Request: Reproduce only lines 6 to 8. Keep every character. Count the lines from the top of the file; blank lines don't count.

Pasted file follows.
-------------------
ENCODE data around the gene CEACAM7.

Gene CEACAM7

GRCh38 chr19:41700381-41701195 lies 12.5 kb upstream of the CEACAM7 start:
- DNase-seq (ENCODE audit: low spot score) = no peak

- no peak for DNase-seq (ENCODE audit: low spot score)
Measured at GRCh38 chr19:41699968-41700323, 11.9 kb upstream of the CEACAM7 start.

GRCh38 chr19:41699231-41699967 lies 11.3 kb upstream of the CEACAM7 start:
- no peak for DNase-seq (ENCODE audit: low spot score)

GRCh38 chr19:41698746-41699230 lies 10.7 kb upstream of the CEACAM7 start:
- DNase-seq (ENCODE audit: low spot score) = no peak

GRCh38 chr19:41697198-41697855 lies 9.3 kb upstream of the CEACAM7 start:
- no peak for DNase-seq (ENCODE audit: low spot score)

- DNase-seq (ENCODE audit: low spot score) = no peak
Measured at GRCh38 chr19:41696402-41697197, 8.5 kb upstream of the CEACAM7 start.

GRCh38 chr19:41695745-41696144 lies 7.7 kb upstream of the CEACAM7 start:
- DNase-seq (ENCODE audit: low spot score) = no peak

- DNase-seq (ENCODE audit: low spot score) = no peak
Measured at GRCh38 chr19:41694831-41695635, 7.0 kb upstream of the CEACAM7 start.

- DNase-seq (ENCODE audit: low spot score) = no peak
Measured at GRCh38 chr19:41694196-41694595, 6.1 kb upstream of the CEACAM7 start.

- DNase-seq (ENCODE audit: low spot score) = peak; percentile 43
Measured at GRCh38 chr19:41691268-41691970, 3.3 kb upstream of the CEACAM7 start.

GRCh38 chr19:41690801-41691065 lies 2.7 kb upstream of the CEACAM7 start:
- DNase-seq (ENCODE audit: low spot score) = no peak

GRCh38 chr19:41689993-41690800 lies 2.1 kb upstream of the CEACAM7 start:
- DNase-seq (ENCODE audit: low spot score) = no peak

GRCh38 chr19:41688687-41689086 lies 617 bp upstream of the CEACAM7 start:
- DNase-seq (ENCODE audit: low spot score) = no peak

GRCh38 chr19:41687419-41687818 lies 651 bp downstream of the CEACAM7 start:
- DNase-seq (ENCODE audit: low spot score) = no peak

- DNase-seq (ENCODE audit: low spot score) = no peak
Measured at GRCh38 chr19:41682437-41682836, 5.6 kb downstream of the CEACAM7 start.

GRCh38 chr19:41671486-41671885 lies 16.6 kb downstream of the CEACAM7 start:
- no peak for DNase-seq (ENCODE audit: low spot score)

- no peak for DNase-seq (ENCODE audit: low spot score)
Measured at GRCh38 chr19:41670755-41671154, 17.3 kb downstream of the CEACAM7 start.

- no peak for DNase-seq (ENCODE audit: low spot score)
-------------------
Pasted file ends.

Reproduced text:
Measured at GRCh38 chr19:41699968-41700323, 11.9 kb upstream of the CEACAM7 start.

GRCh38 chr19:41699231-41699967 lies 11.3 kb upstream of the CEACAM7 start:
- no peak for DNase-seq (ENCODE audit: low spot score)